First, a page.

Government is acutely aware of the scope and severity of the problem. In the past decade, a range of policies and programmes have been developed by government. Under Minister Pandor’s stewardship, the Department of Education developed the Foundations for Learning campaign to provide teachers with a stronger direction to concentrate on the core teaching of language, literacy and mathematics in the primary grades. Our current Minister of Basic Education, Angie Motshekga, has made the problem the core of her work. The new Department of Basic Education has set in place proficiency targets for schools and provinces to improve learning outcomes in its Action Plan to 2014: Towards the Realisation of Schooling in 2025
. In 2011, the Department of Basic Education developed, printed and distributed a series of workbooks in language subjects and mathematics for all public primary school learners in the country. Realising some of the major weaknesses of the official curriculum, it has undertaken a review and consolidation of the curriculum framework. Starting in 2012, schools will be implementing a simplified and more focused Curriculum and Assessment Policy Statement (CAPS).
Government has not been alone in its concern about primary school underachievement. Over the past decades, the private sector directly has made considerable amount of money available for projects and individual schools and has funded sector-wide initiatives through the Business Trust. Education NGOs like READ Educational Trust and Molteno Institute have been working with primary schools across the country.
If the 2011 ANA results are accurate, and there are few reasons to doubt their veracity, government, international donor and private sector initiatives have made little enduring difference. But why, despite the considerable effort and substantial funding, are we not beginning to see clear evidence of improvement? There are a couple of plausible explanations. First, it could be argued that given the extent and scope of the problem it is still too early days and that improvement takes time to bed down and show results. This explanation is bolstered by the observation that the new curriculum is only designed to be implemented in 2012 and that the workbooks, another key piece of the Department of Basic Education’s strategy, were only provided to all schools in 2011. A second explanation suggests that the ‘solutions’ that we - government, NGOs, universities, international donor agencies and the private sector - support and implement, simply do not work. While all projects and programmes these days come with external evaluators’ reports that routinely find statistical significant gains in project schools compared to control schools, the effects are often not educationally significant and the system-wide improvements fade quickly after projects end.
The national Minister has limited real authority over schools and classrooms because in terms of the Constitution the actual day-to-day running of the schools is a function allocated to provinces. These provinces are often managing a range of competing challenges and often do not have sufficient capacity to be single minded about addressing primary school language and mathematics achievement. And while the private sector and international donors have made considerable resources available for school and system improvement projects, many of these have not yielded the kinds of learnings that are needed to lift classroom practices at scale.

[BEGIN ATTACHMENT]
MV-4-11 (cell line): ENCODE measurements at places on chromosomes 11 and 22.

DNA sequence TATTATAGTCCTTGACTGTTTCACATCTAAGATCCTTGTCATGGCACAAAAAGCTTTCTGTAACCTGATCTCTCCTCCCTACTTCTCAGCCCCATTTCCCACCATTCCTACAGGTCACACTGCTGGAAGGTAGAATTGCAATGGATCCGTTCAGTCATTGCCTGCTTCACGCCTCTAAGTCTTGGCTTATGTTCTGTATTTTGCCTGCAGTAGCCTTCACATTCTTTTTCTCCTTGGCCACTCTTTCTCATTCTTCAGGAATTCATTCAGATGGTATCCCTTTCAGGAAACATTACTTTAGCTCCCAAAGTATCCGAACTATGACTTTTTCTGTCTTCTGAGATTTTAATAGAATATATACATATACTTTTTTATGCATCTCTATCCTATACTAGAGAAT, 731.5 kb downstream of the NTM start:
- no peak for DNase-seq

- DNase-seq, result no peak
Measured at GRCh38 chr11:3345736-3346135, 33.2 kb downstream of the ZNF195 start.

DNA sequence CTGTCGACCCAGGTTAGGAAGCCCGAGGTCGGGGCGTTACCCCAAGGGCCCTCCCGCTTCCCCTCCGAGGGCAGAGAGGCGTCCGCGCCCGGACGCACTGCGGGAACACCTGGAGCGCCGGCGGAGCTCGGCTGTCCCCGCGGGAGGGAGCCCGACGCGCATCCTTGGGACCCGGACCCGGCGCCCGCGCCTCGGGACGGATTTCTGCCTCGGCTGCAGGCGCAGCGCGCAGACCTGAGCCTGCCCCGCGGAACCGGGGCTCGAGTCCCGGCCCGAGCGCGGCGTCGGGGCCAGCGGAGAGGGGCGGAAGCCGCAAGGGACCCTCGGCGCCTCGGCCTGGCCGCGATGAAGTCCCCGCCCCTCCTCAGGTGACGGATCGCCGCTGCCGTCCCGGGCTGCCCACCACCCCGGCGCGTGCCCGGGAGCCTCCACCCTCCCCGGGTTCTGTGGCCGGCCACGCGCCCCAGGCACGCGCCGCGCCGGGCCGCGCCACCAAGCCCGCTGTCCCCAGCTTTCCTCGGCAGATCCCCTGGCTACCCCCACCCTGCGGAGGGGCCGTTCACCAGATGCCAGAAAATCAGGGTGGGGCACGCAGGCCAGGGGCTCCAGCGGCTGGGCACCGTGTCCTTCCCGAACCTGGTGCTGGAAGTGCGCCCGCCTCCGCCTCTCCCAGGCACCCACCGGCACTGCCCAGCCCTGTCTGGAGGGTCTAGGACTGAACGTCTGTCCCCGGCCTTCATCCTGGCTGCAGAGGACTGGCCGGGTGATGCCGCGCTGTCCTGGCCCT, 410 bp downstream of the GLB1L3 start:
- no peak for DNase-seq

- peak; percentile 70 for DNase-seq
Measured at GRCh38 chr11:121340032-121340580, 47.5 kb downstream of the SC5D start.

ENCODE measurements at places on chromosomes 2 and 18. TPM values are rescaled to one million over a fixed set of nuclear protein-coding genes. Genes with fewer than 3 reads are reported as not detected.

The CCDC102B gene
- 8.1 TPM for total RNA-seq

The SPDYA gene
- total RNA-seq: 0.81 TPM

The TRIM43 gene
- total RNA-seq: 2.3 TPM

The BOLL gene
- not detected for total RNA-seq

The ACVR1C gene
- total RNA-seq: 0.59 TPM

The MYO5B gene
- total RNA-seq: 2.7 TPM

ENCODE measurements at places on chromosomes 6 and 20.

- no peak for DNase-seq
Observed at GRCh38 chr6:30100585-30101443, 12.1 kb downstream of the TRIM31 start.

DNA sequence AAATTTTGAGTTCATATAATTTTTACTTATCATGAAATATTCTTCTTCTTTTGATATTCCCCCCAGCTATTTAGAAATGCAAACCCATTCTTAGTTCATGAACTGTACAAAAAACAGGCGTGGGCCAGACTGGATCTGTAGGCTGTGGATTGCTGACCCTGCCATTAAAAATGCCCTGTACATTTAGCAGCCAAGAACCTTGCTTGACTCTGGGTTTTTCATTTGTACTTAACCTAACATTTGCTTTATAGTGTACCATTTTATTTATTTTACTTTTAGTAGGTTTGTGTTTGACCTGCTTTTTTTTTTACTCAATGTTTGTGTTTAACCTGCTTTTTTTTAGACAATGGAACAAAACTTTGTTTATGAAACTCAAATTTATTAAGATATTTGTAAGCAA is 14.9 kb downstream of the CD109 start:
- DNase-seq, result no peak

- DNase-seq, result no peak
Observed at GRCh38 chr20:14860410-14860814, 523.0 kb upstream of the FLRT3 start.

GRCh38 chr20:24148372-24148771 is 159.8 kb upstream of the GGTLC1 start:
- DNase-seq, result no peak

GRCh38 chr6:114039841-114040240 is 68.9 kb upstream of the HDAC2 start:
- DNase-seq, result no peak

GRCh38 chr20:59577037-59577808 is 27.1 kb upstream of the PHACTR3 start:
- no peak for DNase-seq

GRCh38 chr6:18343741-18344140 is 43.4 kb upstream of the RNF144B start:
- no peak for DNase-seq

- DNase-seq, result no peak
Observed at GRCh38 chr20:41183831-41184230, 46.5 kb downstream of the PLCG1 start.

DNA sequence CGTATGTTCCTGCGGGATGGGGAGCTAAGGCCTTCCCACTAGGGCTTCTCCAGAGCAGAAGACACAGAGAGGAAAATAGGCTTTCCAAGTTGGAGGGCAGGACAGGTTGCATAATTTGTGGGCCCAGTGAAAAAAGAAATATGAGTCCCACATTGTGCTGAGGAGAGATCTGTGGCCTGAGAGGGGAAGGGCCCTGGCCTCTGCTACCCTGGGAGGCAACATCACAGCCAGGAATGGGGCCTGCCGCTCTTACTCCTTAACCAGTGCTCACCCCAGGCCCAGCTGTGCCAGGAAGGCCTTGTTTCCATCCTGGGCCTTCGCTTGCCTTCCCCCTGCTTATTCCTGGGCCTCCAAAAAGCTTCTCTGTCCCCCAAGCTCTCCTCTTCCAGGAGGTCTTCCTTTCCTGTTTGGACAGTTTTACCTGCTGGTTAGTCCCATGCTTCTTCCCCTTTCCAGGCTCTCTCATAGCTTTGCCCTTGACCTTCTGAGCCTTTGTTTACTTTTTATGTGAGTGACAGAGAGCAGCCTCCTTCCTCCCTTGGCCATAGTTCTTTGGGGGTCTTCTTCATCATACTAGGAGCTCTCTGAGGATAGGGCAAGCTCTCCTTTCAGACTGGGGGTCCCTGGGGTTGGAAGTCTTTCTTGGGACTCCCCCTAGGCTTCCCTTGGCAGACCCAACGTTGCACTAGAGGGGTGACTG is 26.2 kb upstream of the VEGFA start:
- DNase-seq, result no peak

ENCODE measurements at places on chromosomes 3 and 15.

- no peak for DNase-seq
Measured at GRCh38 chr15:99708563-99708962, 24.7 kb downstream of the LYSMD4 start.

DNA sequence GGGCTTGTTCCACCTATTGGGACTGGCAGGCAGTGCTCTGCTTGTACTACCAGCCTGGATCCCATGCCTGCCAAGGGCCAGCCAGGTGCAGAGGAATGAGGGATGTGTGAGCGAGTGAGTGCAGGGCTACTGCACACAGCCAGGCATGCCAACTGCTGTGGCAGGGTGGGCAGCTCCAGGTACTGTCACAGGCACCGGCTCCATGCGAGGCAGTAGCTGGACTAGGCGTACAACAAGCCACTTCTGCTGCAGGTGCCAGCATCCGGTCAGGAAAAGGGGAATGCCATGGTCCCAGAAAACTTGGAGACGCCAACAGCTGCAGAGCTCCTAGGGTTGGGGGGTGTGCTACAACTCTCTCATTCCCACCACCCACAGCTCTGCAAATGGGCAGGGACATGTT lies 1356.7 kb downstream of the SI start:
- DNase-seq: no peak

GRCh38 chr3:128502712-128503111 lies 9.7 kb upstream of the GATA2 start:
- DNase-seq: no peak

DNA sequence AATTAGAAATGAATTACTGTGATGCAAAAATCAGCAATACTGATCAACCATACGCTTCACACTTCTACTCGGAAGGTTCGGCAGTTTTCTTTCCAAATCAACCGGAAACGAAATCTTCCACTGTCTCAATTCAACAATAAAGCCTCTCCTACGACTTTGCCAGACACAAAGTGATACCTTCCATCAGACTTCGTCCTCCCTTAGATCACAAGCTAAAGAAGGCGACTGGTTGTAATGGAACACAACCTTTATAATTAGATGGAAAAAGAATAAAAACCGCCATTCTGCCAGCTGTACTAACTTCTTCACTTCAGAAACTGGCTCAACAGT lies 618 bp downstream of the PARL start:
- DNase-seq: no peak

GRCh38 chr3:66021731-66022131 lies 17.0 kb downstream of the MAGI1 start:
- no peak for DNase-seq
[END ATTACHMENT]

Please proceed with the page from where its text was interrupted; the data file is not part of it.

There are two potential bright points on the horizon. While the overall performance of learners in the Western Cape is far from what we would hope, the Western Cape Education Department’s literacy initiative appears to be showing promising signs of success. Recently highlighted in the McKinsey & Co.’s report “How the World’s Most Improved School Systems Keep Getting Better”, the Western Cape’s literacy scores, particularly for the poorest three quintiles of schools, have gone up consistently from 2004 to 2008. At the heart of the Western Cape model is the central role of the provincial department in using learner achievement data, and tracking achievement of each and every school and district over time. This allowed the province to identify specific communities with performance challenges, understand local needs and dynamics. The province department met with districts to talk about which schools were doing poorly and which were doing well. While using data effectively was a key component of the improvement initiative, the province also focused on ensuring that basic needs were taken care of, including paying attention to the effectiveness of the school feeding programmes and scholar transport (including providing bicycles in some communities). The province also makes provision for additional instructional time, specifically ensuring that 30 minutes a day are set aside for reading for pleasure. In some important respects, what the Western Cape has done is to use the national policy framework and implement it with fidelity to begin to lift the literacy scores.
Another initiative that shows promise is the Gauteng Primary Literacy Strategy (GPLS). Building on some of the lessons learnt from previous ventures aimed at improving literacy in the province, the project is driven not by outside agencies or organisations, but is embedded in the Curriculum Division within the provincial Department. Two features of the initiative are central. The first is the recognition that learners and teachers need the right combination of learner materials to learn to read. Using what is commonly referred to as a ‘triple cocktail’ package; appropriate graded levelled readers, a sound phonic programme and workbook (to encourage writing), the packages are provided in both first and first additional language (mostly often English) from Grade 1. While not ignoring the importance of learning in children’s first language, the project provides high quality reading instruction in English from the first year of school. The second feature of the initiative is the emphasis on one-on-one instructional coaching. Unlike the ubiquitous training ‘workshops’ or theoretical university qualifications, the focus of capacity building in Gauteng has now shifted towards providing on-site and just-in-time support for teachers with the actual methods they are required to use.
It is too early to say with certainty if these two initiatives will demonstrate to the country as a whole how to address the long-standing problem of primary school underachievement and the huge inequality gap. However, they are showing promise and are gaining attention in a sector not known for sustained success.